Lean or flabby?
Lean manufacturing has become the byword for efficiency across industry. But how many companies, particularly in the UK, are simply paying lip service to lean principles? E&T argues that less talk and more graft is needed.
The headlong rush into lean has resulted in many misapplications of lean tools/techniques due to inadequate understanding of the purpose of the tools. I constantly get phoned by people who it appears have lifted up a manual at a bookshop and want to do six sigma, or lean six sigma, or TQM (total quality management), or TPM (total productive maintenance).
The misapplication of lean tools takes different forms. One key misapplication is the use of the wrong tool to solve a problem. A second is the use of a single tool to solve all problems. The third is to use the same set of tools on all problems. Because a consultancy is good at one tool, they will try and crack every problem with it. But they won’t.
Another major problem is the pure lack of understanding of what the tools/techniques are. These tools/techniques include six sigma, lean/six sigma, TQM, TPM and agile. But I believe that without the foundation stone of genba kanri in place, these tools and systems fundamentally will not work.
Genba kanri means ‘workshop management’, the system by which standards for running the day-to-day business are established, maintained, controlled and improved. It involves the application of 3S (ensuring everything’s in place), standard operations (ensuring an activity is repeatable), skill control (ensuring the operator can carry out the standard operation), kaizen (continuous improvement), autonomous maintenance of equipment, and work measurement to quantify waste and improvements.
One example of the right way to do things is the Nissan auto plant at Sunderland in the UK. During the plant’s first eight years it focused on the introduction of genba kanri. It moved on to no other tools until these principles were embedded across all the workforce including management.
Moreover, the Sunderland plant works to 3S, not 5S. So does a Honda plant I’ve recently visited in Japan. When I questioned Honda about this they said: “Hmm, four and five are very difficult.” I believe that 4S and 5S are almost impossible to implement in the West.
Standard operations ensure that the activity is repeatable. If you cannot guarantee that the person will do the same thing in the same manner over all shifts, every time, you will not get consistency. Skill control ensures that the operator carries out the standard operations correctly. You also need small kaizen activities to improve the standard operations.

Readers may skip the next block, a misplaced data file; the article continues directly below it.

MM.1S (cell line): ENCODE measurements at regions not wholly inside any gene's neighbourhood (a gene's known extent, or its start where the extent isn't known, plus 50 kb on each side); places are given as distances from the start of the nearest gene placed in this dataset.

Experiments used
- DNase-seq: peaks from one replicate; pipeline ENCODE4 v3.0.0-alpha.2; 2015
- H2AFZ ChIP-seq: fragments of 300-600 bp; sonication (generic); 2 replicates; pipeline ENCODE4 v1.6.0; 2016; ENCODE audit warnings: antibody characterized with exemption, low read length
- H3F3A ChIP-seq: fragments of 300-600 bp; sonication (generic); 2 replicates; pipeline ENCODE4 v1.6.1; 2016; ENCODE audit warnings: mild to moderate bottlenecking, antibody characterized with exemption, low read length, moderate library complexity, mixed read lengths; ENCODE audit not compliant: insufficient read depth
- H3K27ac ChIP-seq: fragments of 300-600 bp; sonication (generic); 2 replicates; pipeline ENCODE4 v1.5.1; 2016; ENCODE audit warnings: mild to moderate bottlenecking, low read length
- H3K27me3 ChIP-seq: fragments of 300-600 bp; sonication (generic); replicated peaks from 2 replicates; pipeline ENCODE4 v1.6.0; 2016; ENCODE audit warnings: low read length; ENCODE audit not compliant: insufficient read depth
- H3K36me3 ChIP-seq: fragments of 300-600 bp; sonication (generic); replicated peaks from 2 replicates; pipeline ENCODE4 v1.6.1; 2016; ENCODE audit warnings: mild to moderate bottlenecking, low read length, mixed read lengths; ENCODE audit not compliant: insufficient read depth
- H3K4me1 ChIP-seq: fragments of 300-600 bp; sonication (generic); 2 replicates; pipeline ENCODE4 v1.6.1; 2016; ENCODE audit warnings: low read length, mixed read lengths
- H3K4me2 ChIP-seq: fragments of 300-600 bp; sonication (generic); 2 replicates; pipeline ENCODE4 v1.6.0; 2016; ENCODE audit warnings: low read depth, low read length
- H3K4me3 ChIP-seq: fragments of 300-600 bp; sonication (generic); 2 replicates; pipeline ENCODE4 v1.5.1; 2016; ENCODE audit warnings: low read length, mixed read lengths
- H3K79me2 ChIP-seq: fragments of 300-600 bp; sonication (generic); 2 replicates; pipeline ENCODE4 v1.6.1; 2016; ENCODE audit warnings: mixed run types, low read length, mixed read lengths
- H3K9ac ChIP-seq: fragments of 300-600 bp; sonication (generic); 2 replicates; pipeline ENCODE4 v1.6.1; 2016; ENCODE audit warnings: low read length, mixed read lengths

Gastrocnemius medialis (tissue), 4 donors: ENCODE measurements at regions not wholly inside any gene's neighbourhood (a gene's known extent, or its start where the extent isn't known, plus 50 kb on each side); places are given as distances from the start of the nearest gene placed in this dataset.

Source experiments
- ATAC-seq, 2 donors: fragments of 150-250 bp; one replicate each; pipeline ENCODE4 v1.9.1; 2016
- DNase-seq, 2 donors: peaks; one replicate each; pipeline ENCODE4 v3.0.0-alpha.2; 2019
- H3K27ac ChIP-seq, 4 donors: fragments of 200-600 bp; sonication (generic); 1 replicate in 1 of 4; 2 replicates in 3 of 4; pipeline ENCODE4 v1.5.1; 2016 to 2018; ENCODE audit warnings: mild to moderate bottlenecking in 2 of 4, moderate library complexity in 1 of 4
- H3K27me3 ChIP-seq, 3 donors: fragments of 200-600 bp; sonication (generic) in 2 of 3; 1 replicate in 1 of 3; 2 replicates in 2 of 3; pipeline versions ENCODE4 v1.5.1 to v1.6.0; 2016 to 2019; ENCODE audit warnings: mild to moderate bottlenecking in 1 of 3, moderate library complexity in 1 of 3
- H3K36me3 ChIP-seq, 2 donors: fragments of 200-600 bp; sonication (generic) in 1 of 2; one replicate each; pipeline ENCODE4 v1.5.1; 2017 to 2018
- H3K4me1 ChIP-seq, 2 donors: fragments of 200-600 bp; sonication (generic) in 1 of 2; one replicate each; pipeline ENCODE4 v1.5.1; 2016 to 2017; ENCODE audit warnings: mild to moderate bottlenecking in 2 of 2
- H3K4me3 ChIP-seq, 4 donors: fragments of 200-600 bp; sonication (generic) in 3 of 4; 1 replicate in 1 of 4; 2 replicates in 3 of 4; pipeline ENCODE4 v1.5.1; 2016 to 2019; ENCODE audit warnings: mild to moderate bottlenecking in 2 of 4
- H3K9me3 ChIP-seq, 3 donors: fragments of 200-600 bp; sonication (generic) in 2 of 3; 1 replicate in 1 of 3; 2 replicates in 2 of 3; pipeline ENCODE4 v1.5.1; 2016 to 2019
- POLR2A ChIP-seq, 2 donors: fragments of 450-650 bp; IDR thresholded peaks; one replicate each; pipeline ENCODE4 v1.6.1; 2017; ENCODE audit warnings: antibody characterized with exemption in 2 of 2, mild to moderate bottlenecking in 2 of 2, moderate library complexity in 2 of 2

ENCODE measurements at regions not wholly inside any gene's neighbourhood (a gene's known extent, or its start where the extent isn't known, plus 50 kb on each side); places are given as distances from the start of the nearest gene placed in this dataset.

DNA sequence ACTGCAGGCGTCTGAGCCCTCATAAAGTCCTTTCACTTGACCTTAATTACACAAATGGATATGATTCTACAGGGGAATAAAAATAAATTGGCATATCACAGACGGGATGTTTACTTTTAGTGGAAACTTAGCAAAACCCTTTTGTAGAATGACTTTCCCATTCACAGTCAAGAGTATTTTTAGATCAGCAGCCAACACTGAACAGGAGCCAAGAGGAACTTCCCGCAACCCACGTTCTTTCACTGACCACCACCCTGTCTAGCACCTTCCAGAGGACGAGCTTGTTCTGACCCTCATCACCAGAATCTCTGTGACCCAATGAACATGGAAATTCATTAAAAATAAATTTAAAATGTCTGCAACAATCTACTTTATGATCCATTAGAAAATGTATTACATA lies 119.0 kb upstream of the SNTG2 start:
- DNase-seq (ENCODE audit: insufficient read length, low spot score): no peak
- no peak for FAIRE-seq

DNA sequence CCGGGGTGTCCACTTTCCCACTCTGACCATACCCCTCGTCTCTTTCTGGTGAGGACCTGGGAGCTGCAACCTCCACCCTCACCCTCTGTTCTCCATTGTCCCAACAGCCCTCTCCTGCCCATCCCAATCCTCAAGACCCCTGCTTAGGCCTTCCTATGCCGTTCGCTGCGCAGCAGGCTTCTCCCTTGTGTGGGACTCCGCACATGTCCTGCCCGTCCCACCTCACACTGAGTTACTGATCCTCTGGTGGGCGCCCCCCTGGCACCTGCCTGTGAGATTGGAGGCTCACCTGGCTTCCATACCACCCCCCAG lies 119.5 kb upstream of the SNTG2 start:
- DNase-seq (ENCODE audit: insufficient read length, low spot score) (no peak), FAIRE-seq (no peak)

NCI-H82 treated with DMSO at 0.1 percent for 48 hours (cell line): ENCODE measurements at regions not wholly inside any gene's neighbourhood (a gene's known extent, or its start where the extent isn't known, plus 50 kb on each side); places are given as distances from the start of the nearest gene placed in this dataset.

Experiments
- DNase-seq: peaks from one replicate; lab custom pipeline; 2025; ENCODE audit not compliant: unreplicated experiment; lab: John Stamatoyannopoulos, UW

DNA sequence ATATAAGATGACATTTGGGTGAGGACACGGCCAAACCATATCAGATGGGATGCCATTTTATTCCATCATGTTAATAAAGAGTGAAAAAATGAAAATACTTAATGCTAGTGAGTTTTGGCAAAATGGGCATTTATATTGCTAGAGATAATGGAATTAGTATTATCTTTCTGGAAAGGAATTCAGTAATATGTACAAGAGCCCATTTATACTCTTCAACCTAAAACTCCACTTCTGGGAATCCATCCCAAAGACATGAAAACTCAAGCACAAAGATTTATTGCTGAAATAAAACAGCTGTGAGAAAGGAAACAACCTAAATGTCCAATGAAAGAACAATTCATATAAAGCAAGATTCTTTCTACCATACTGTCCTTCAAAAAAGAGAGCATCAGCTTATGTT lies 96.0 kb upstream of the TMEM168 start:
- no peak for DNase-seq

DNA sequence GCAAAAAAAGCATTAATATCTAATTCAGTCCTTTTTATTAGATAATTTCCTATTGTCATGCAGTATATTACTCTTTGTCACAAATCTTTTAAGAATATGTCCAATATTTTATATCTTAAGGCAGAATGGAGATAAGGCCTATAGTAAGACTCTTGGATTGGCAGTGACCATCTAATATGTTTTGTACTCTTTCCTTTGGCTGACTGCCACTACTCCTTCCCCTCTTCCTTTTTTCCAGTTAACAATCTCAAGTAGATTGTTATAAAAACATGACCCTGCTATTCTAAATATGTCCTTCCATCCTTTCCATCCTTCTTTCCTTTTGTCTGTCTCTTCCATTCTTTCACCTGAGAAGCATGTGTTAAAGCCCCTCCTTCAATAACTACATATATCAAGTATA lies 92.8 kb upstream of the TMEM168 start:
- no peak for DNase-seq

Small levels of continuous maintenance by the operator are also required to ensure that the basic tools are in a good condition. If an operator is not operating in this environment, I believe you will not get any level of predictability. These issues were focused on by every operator for the first eight years at the Nissan Sunderland plant. Every operator has to be able to carry out these operations to set measurement, quality, cost and delivery criteria.
However, these tools are glossed over in every company I visit. To date we have done work with 204 companies in the North East of England. Most of them have said: “We do 5S”. But they don’t. There are some very good companies, but lamentably many have lost the ability to carry out work measurement in the workplace. We cannot quantify waste, partly because many industrial engineers have been made redundant. Companies also have a fear about quantifying waste.
Of the 240 companies we visited we found that only 28 per cent had applied 5S rules of workplace management. Only 29 per cent had introduced kaizen (small team improvement activities), while just 30 per cent were doing problem solving. The proportion doing standard operations was better, at 37 per cent, while 41 per cent were doing skill control and 43 per cent work measurement.
Because of this lack of application of lean tools in industry we are getting incredibly low levels of schedule achievement, high levels of stock, and high levels of overtime to make up for this. This is no different from findings from other regions of the UK.
The tools themselves all have a level of dependence, which is why you can’t pick one in isolation. One example to illustrate this is doing a changeover activity. First, you have to quantify where the waste is in the changeover. As a result of this, you get the initial impact; but then it inevitably falls off again. The reason it falls off is because 3S, standard operations, skilled control and basic activity are not there to support it.